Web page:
For several years now I’ve been a dedicated outdoor winter cyclist. Not that I particularly enjoy harsh conditions, I simply detest riding the indoor trainer. Winters in St. Louis tend to be rather open, but that doesn’t mean conditions can’t at times be very challenging. This past weekend was a perfect example, as an arctic blast brought temperatures down into the single digits. However, with no precipitation and sunny skies, this was no reason to abandon my rides. I got in 2.5 hours Saturday morning (8°F at the start) and nearly 3 hours Sunday morning (5°F at the start, after a 1-hour trail run). I didn’t see another cyclist the entire weekend (though surely someone must have been out), and if any of you got in this kind of time on a trainer, well I salute you.
Cold weather cycling is not everyone’s cup of tea, but for those so inclined the right gear can make the difference between getting a good workout and suffering badly. I’ve put together an ensemble for dealing with the cold – I don’t claim it will work for everyone, but surely it will work for someone. Contrary to what most people preach, I don’t use too many layers – at least on my core. I find excessive layers not only bulky but also prone to overheating, and it’s just not practical to stop and add or remove layers when you get too warm or too cold. I prefer to use minimal layers of high-performing fabrics that can handle a wider range of temperatures. I also believe that you get what you pay for – if you buy cheap crap, you get cheap crap. I’m not saying bargains cannot be found, but in general I’ve not been very happy with low-end or off-brand items. It’s not really a bargain if it doesn’t perform, and when it comes to cold weather cycling, performance is really the only metric.
It all starts with a base layer. I use this long sleeve base by Assos – it has insulating front panels (black) for wind protection with mesh on the sides (grey) to allow for ventilation. It is very lightweight but provides enough warmth that I need no other layers underneath my thermal jacket, no matter how cold it is.
Thermal tights are a necessity, and bibs provide a little more wind protection on the front (along with their greater comfort). I use these Giordana thermals and need no additional layers underneath. Zippers on the back of each cuff make it easy to get your feet in and out. The reflective highlights are useful if you ride or find yourself caught in dark conditions.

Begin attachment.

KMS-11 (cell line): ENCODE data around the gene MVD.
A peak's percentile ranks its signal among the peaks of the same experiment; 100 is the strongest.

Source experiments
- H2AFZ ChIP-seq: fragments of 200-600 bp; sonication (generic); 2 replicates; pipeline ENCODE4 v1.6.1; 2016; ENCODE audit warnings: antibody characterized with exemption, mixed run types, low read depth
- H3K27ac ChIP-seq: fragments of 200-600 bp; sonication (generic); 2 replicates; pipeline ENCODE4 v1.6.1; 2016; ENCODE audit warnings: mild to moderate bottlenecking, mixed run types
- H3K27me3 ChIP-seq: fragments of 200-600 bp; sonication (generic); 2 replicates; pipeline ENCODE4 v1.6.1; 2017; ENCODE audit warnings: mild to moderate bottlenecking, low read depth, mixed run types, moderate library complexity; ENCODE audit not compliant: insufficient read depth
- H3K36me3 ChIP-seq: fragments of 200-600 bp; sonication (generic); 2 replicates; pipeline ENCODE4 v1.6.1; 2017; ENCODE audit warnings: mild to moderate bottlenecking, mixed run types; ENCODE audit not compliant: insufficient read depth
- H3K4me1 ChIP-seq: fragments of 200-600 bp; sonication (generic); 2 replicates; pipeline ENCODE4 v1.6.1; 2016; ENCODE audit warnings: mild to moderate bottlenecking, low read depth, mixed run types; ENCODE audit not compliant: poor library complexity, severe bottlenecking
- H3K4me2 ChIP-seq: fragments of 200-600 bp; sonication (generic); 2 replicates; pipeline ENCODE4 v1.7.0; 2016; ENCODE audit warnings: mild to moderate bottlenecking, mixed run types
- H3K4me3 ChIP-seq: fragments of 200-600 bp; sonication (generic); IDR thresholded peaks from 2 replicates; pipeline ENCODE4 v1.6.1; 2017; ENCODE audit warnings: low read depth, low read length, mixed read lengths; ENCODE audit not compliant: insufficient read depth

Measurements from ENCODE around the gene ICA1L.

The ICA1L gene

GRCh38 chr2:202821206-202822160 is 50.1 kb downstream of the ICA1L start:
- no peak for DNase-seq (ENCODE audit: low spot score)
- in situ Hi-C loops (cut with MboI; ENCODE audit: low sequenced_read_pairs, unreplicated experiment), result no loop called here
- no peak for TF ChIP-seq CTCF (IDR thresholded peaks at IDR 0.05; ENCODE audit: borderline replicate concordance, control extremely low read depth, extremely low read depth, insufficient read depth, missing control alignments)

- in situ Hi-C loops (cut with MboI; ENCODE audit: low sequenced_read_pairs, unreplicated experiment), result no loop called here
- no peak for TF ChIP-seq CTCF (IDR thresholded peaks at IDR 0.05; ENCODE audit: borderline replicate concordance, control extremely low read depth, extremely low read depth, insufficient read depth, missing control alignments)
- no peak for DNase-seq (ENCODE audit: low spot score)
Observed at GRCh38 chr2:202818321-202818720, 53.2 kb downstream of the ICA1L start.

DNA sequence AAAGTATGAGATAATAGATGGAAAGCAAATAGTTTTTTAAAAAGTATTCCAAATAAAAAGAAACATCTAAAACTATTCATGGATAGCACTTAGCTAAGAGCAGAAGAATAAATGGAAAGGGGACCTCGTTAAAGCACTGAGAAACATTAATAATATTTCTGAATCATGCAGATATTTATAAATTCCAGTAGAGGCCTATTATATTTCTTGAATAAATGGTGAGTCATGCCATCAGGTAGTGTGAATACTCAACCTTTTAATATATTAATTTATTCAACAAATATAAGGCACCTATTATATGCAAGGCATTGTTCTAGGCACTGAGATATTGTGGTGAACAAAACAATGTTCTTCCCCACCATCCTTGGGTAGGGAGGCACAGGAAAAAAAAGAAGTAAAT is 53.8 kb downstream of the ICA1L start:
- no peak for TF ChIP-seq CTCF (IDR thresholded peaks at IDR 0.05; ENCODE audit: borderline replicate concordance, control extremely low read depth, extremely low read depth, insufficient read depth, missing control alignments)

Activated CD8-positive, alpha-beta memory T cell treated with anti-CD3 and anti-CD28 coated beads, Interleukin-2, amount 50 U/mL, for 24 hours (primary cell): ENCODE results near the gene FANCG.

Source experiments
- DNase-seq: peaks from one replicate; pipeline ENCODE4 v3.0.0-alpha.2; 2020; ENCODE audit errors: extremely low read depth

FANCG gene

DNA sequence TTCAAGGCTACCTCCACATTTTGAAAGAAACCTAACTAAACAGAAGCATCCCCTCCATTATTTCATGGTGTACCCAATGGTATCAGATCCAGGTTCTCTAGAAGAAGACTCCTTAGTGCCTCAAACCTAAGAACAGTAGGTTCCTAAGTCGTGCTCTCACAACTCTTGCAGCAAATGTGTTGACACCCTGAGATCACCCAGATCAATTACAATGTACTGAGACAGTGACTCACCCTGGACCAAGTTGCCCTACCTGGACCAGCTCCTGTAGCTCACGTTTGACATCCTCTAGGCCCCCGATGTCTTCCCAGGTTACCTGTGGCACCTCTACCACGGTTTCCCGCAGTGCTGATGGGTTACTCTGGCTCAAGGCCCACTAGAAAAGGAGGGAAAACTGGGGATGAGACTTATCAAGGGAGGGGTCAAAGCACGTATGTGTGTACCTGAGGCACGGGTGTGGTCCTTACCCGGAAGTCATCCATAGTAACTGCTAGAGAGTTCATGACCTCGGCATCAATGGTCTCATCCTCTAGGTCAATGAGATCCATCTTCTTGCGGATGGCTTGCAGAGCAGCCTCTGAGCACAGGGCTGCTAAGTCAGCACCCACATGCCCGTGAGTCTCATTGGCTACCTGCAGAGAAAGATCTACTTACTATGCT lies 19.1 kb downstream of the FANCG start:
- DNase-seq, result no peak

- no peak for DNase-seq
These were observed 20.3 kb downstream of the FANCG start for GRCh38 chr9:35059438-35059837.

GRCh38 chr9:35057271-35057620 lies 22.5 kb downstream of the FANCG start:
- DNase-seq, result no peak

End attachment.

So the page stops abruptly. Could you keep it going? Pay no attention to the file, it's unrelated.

A good thermal jacket completes the core ensemble. This team jacket is made by Castelli, and as mentioned above, when combined with a good winter base layer provides all the warmth one needs. At higher temps (upper 20s to low 30s) an adjustment of the zipper is all one needs to fine tune, and I have yet to find a temperature low enough that the jacket/base layer combination can’t handle.
Keeping feet warm is a problem because of low blood circulation and typically cramped quarters inside the shoe. Some people wear multiple sock layers, but I’ve not had much luck doing this, as compression eliminates dead air space and defeats the insulating benefit. I’ve been most happy with this pair of Assos wool socks – thick enough to provide some real warmth, but not so thick they make things tight in the shoe, especially with this pair of Shimano shoes, which have a little bit roomier toe box. Don’t forget to put a piece of electrical tape over the vent hole on the sole. A good pair of thermal booties (these are Pearl Izumi) is a must and is normally all I need with the wool socks, but for really cold conditions like this past weekend I’ll add some wind socks (these are Castelli windblockers) over the wool socks. Some people recommend chemical heat packs over the toe between the shoe and bootie – this seems like a good idea, but I’ve really not needed to try it. I know a few people who use battery powered heated sole inserts or winter shoes, which also seem like good (albeit more expensive) ideas. Again, I haven’t felt the need to go to that expense, as the items I show here have been enough to keep my feet warm in even the worst conditions.